Equal Emp't Opportunity Comm'n v. Ford Motor Co., No. 12-2484 (6th Cir. 2014)Annotate this Case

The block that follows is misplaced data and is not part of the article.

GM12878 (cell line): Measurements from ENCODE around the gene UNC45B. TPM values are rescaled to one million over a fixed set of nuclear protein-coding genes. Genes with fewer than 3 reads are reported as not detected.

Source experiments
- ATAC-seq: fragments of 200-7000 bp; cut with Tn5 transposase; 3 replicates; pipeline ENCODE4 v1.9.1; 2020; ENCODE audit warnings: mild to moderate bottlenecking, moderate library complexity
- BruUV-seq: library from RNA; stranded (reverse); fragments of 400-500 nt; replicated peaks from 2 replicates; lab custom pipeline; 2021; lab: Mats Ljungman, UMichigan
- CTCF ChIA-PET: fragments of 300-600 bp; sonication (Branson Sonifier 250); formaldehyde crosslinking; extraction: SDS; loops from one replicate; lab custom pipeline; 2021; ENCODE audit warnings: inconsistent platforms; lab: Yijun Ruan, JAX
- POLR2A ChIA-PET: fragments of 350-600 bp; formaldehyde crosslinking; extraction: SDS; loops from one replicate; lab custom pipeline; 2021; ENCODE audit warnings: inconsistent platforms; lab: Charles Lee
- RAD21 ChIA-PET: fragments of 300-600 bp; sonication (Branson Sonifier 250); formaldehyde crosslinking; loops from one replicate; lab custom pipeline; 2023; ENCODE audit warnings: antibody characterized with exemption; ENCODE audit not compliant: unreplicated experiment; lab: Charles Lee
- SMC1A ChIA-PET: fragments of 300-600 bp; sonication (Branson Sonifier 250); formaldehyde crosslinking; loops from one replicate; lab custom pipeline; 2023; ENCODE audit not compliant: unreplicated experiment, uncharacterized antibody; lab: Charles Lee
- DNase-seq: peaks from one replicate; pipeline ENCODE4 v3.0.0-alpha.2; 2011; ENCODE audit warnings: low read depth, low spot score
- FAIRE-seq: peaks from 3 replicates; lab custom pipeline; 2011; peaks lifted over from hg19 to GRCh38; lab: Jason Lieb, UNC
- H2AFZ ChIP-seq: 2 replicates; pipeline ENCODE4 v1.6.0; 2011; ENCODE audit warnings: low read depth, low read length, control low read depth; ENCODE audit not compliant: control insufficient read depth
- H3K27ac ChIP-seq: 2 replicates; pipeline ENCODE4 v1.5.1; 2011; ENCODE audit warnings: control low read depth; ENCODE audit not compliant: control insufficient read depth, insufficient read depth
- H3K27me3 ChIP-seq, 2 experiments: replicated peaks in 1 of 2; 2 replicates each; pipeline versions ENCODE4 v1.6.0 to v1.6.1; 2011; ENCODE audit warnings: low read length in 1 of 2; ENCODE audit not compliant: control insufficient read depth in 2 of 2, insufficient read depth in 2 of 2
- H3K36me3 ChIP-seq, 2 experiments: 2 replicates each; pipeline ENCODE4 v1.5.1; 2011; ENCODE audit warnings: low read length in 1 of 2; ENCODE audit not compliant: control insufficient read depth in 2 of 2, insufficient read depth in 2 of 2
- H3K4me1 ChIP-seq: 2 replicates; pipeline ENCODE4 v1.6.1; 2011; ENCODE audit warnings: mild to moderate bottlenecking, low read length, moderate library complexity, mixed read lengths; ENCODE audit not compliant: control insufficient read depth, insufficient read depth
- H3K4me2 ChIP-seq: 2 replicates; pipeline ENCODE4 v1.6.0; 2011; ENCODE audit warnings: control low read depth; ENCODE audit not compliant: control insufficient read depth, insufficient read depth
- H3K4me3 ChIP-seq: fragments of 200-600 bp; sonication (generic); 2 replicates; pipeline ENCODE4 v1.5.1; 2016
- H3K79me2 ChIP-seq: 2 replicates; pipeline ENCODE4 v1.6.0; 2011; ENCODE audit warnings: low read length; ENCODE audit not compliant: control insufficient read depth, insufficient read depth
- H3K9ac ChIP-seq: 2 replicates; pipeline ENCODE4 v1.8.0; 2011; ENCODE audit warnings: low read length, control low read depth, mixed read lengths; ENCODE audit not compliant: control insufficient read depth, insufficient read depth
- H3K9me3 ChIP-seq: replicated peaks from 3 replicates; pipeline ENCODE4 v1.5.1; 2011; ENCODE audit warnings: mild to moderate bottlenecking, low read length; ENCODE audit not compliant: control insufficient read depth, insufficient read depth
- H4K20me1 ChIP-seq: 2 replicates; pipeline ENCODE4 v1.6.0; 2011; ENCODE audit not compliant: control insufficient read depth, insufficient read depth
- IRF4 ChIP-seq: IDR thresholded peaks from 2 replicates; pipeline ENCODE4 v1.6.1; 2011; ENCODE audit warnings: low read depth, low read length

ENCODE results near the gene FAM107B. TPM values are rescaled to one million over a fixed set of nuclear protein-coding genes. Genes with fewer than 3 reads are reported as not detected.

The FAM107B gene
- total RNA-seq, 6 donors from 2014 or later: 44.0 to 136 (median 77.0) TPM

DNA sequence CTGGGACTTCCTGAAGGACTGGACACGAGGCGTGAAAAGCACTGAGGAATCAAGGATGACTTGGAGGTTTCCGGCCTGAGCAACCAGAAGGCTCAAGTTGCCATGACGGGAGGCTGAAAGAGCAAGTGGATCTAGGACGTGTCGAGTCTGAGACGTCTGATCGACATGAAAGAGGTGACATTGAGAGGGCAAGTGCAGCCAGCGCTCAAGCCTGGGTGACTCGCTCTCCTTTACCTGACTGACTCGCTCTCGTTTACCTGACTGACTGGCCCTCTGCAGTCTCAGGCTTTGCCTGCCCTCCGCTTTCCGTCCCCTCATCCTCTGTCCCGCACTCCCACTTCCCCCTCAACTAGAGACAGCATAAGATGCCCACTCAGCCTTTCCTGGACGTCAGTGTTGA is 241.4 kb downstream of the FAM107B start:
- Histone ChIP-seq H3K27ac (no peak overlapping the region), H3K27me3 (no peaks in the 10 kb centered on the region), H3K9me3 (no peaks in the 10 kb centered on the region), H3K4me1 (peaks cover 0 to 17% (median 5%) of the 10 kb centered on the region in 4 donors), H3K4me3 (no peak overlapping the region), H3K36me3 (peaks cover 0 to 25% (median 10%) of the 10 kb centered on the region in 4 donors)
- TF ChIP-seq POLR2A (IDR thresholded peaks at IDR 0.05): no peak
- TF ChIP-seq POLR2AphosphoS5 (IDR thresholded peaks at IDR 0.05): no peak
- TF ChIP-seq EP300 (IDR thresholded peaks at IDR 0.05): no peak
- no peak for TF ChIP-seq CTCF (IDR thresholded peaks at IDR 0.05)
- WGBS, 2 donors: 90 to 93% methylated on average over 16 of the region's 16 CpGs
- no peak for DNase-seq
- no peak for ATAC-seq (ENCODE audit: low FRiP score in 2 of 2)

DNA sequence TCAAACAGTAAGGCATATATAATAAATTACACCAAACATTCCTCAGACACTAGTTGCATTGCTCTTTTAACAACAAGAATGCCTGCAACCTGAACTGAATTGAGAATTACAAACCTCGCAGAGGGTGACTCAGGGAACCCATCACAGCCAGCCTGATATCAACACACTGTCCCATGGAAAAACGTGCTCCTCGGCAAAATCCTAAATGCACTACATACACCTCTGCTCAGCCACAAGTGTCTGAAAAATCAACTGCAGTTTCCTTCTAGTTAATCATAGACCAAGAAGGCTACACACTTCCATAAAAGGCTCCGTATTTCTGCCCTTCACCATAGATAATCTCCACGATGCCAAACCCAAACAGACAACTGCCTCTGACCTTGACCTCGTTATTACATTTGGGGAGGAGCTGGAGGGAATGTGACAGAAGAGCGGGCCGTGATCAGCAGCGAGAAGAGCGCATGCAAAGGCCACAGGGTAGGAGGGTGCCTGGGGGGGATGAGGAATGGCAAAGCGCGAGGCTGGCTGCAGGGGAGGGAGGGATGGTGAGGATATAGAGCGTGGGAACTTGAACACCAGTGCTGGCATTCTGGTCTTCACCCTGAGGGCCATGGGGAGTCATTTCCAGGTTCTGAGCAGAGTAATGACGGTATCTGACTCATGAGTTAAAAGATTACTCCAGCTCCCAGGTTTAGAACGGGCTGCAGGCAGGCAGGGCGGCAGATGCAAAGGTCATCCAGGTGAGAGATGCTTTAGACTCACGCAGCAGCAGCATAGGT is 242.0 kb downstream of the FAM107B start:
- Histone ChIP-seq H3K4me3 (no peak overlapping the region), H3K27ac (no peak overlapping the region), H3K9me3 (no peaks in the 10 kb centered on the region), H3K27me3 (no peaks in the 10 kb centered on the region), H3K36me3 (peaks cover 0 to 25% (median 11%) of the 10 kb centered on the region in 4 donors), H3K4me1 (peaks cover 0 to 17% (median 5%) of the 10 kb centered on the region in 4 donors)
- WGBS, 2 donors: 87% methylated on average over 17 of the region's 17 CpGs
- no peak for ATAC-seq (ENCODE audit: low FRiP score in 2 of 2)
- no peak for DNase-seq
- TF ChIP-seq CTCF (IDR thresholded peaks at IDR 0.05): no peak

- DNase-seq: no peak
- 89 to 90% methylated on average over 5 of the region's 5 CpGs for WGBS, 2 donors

In 2003 Harris was hired as a resale buyer at Ford. Throughout her employment Harris suffered from IBS, an illness that causes fecal incontinence. On bad days, Harris was unable to drive to work or stand up from her desk without soiling herself. Harris began to take intermittent FMLA leave. Her absences started to affect her job performance. In 2005 Harris’s then-supervisor allowed her to work on a flex-time telecommuting schedule on a trial basis. The supervisor deemed the trial unsuccessful. Although her next supervisor did not approve remote work, Harris worked from home on an informal basis. The days that she stayed home were marked as absences. When Harris worked nights and weekends, she made mistakes and missed deadlines because she lacked access to suppliers. After Ford declined her request for a formal telecommuting arrangement, Harris complained to the Equal Employment Opportunity Commission. Harris was terminated in 2009 and the EEOC sued, claiming that Ford discriminated against Harris on the basis of disability and retaliated against her for filing a charge with the EEOC. The district court granted summary judgment in favor of Ford. The Sixth Circuit reversed and remanded, finding find evidence that created a genuine dispute as to whether Harris was qualified to work as a resale buyer and whether she was terminated in retaliation for filing an EEOC charge.